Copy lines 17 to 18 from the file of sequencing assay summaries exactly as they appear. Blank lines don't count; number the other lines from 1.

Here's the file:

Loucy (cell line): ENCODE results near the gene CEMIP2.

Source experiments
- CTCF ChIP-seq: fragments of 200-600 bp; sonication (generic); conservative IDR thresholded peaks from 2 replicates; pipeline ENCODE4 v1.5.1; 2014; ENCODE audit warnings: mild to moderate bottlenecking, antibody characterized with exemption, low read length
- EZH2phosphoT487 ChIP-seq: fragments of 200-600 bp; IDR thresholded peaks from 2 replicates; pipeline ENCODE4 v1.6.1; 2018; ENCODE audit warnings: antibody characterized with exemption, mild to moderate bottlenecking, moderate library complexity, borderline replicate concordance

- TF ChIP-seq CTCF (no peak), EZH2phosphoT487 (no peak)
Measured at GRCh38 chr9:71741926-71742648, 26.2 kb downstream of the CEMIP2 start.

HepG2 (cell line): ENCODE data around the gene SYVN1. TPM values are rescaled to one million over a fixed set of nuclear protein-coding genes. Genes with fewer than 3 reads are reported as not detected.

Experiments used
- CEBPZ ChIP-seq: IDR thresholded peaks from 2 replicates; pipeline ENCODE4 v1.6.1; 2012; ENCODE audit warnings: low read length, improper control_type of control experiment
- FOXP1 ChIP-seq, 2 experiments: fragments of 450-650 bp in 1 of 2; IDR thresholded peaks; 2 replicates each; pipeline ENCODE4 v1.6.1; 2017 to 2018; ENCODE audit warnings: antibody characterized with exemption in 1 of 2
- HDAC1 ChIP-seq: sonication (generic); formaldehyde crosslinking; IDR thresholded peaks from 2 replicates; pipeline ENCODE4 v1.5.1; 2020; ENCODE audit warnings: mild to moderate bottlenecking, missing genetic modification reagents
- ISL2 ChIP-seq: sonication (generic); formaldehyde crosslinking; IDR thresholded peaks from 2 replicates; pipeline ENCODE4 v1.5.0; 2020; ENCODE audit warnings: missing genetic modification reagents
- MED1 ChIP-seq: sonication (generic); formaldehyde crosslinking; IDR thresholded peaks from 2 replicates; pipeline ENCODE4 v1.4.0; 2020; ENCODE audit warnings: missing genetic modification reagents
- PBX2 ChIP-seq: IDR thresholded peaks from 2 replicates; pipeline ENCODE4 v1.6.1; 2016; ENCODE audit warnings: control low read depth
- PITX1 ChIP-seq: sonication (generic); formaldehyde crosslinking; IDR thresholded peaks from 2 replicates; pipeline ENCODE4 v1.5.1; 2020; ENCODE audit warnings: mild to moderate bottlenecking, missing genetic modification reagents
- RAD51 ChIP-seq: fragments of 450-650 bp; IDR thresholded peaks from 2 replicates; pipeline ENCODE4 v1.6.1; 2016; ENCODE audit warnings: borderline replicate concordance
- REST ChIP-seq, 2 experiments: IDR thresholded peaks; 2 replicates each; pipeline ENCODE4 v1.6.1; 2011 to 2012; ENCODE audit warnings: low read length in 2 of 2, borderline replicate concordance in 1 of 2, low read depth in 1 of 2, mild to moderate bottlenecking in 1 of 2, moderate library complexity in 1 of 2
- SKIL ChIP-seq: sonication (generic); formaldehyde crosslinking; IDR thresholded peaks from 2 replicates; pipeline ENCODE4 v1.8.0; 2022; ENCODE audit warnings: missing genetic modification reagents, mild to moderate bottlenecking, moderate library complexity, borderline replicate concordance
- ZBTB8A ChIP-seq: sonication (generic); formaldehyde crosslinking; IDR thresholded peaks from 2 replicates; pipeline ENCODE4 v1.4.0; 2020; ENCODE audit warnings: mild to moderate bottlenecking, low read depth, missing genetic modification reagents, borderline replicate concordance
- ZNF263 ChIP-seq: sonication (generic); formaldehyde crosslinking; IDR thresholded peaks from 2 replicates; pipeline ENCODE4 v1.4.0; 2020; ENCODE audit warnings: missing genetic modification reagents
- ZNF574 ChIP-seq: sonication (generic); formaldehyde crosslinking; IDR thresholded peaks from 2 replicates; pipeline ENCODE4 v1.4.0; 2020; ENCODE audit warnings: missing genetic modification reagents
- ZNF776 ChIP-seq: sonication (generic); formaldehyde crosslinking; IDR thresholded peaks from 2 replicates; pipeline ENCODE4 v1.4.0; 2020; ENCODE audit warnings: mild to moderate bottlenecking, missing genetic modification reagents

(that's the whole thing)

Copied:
- REST ChIP-seq, 2 experiments: IDR thresholded peaks; 2 replicates each; pipeline ENCODE4 v1.6.1; 2011 to 2012; ENCODE audit warnings: low read length in 2 of 2, borderline replicate concordance in 1 of 2, low read depth in 1 of 2, mild to moderate bottlenecking in 1 of 2, moderate library complexity in 1 of 2
- SKIL ChIP-seq: sonication (generic); formaldehyde crosslinking; IDR thresholded peaks from 2 replicates; pipeline ENCODE4 v1.8.0; 2022; ENCODE audit warnings: missing genetic modification reagents, mild to moderate bottlenecking, moderate library complexity, borderline replicate concordance